Elon Musk hits back at Australian government’s scare campaign on electric cars – telling us to look …

Tesla’s founder Elon Musk decided to involve himself in the Twitter backlash about electric car policy in Australia. Musk said Labor’s plan for 50% of …
Getty ImagesTesla CEO Elon Musk.

Tesla’s founder Elon Musk decided to involve himself in the Twitter backlash about electric car policy in Australia.

Musk said Labor’s plan for 50% of new vehicle sales to be electric by 2030 is actually behind the times. It’s a slap in the face to Prime Minister Scott Morrison’s attack on the Labor Party.

Norway has already proven it could be done last month. No question Australia could do this in far fewer than 11 years.

— Elon Musk (@elonmusk) April 10, 2019

Musk’s tweet comes after Mike Cannon-Brookes, billionaire co-founder of enterprise software company Atlassian, took to Twitter to condemn the Liberal government’s lack of support for electric vehicles.

I’m pretty sure Elon wouldn’t think 50% of new vehicles sold being electric in 11 years is in any way “ambitious”. As for our prime minister’s comments that EVs will “end the weekend” for consumers? Batshit insane! @elonmusk ? ????????‍♂️

— Mike Cannon-Brookes (@mcannonbrookes) April 9, 2019

Labor has said it is possible, without taxing large vehicles such as 4WDs and utes, to have 50% of vehicles electric by 2030 and Musk agreed, saying it’s an easy task that can be achieved in less than the proposed 11 years. He referred to Norway’s success with electric vehicles. In the first two months of 2019, passenger vehicle sales in Norway hit a 50 per cent rate for EVs.

In the lead up to the election announcement on Thursday, the political fight over electric vehicles heated up. Members of the Coalition government have publicly attacked Labor’s electric vehicle plan, with the prime minister suggesting Labor was instead planning to “tax your ute”.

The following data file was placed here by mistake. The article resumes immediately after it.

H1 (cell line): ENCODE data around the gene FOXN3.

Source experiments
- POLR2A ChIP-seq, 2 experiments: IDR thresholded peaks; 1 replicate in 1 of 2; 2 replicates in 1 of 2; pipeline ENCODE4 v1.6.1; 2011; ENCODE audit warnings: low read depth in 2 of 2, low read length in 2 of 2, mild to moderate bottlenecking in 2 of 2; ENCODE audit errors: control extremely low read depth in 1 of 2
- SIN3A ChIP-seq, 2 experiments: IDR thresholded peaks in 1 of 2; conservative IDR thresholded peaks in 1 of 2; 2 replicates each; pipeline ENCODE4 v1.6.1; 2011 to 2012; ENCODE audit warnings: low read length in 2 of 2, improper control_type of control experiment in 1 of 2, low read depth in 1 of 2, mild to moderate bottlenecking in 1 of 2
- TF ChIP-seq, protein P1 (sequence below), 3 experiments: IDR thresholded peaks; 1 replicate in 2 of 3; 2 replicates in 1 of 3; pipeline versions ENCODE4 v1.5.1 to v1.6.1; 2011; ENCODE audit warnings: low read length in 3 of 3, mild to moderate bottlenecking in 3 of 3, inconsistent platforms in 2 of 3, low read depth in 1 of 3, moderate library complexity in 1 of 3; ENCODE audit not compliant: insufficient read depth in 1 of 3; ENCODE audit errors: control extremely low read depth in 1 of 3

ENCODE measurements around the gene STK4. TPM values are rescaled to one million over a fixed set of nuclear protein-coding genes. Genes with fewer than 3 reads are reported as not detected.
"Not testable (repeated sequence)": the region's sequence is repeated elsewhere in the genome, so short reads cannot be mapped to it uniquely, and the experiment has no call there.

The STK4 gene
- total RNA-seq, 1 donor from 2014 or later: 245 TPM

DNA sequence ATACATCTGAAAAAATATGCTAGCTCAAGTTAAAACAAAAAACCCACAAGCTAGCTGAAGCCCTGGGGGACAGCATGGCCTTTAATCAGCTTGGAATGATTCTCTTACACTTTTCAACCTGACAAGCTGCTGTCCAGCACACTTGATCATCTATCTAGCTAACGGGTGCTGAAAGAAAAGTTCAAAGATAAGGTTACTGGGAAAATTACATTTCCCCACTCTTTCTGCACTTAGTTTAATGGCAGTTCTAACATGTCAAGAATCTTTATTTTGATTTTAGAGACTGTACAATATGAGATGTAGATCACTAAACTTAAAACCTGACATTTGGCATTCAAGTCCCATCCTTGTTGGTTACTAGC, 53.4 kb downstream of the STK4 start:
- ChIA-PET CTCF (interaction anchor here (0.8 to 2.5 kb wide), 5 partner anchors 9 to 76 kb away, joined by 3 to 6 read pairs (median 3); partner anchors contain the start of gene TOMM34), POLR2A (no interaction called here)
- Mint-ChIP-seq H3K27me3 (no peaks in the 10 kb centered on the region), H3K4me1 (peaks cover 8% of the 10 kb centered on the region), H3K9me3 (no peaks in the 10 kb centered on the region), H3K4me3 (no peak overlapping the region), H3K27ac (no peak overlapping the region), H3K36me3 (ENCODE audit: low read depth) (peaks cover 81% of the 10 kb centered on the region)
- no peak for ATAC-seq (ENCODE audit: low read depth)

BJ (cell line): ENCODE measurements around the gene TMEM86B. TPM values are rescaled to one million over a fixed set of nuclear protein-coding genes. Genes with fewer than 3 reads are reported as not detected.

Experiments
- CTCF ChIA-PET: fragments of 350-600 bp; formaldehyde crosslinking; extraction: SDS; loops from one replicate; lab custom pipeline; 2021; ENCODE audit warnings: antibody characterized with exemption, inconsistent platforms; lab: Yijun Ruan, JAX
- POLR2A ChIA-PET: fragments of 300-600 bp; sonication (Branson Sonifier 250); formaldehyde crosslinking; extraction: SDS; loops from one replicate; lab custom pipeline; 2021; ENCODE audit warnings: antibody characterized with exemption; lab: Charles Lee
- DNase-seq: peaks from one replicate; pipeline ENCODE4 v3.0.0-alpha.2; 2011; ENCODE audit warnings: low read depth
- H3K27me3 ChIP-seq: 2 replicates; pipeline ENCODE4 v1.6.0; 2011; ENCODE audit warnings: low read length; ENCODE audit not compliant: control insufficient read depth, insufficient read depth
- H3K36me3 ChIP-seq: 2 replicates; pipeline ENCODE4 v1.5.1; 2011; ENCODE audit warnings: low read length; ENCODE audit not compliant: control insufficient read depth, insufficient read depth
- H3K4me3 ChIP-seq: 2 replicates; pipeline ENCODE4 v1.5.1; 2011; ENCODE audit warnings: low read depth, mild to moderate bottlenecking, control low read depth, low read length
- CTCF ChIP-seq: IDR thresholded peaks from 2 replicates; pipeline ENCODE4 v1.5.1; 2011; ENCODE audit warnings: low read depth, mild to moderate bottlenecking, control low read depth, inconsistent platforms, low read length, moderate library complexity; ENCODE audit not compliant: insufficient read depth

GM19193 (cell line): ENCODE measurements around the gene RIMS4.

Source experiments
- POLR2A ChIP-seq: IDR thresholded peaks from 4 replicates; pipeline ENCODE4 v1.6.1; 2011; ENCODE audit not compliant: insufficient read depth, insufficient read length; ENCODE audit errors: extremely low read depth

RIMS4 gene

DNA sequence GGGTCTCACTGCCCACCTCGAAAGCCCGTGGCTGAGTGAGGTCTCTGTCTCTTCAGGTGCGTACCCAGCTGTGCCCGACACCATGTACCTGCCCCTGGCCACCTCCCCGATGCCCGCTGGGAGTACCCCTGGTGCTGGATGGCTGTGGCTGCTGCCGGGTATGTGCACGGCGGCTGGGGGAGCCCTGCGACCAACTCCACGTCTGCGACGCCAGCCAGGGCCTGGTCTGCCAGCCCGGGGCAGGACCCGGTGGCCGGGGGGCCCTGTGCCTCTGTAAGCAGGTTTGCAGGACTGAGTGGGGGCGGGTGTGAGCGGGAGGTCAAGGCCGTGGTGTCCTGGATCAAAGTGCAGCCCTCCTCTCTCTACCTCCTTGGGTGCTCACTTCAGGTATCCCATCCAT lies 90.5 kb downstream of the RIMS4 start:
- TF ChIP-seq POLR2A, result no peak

Out and about in Central Coast NSW talking with tradies this morning – Labor need to explain to Australia’s tradies why they want to ban their favourite utes and force them to pay more #saveourtradiesutes

— Michaelia Cash (@SenatorCash) April 8, 2019

The government’s political attacks played into Australia’s love of big vehicles. Federal Chamber of Automotive Industries data shows Australians now buy more SUVs than any other kind of car, with SUVs and light commercial vehicles representing 67.5 per cent of the new car market. Meanwhile, analysis of VFACTS data reported in The Driven found there to be 1352 electric vehicle sales in 2018, excluding Teslas, in Australia’s total car sales of 1,153,111 – about .3 per cent of total sales. The reason Tesla is excluded is that they do not report any sales data.

Experts dismissed the government’s claims, suggesting instead that Labor’s target may go some way to making electric cars more affordable and improve vehicle emissions.

Australia is uniquely placed to benefit from the rise of electric vehicles, with Western Australia tipped to produce more than half the world’s lithium supply.

Lithium is a key ingredient in producing modern batteries used in electric vehicles.

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SpaceX delays mega rocket launch due to high wind shear

But SpaceX chief Elon Musk said upper-level wind shear was extremely high. SpaceX will try again Thursday evening. It will be just the second time a …
ByMarcia Dunn | AP

April 10 at 8:23 PM

CAPE CANAVERAL, Fla. — SpaceX has delayed the launch of its newest mega rocket because of dangerously high wind.

The Falcon Heavy was poised to blast off from NASA’s Kennedy Space Center in Florida on Wednesday night with a communication satellite. But SpaceX chief Elon Musk said upper-level wind shear was extremely high.

SpaceX will try again Thursday evening. It will be just the second time a Falcon Heavy soars. Last year’s test flight put a sports car — Musk’s own Tesla convertible — into space. It’s almost certainly still in orbit around the sun with a mannequin at the wheel.

The Falcon Heavy is the most powerful rocket in use today. SpaceX will try to land two of the first-stage boosters back at Cape Canaveral and the core booster on an ocean platform.

Copyright 2019 The Associated Press. All rights reserved. This material may not be published, broadcast, rewritten or redistributed.

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Is a Judge’s Request for “Reasonableness” a Win for Elon Musk?

Chris Hill: This week, a federal judge gave Elon Musk and the SEC two weeks to settle the dispute about whether Musk violated the settlement he had …

In October, in the wake of a particularly ill-considered “funding secured” tweet regarding the possibility of taking his company private, the CEO of Tesla (NASDAQ:TSLA), Elon Musk, cut a deal with the Securities and Exchange Commission that cost him some money, a soupçon of unfettered power, and — perhaps most painful — the right to be completely unfiltered and unsupervised in his social media postings. Since then, it has become clear that the billionaire remains determined to live on the edge when it comes to the tweeting part of that agreement, and the SEC asked a judge to hold him in contempt. Late last week, the judge essentially told them all to play nice, and figure it out like adults.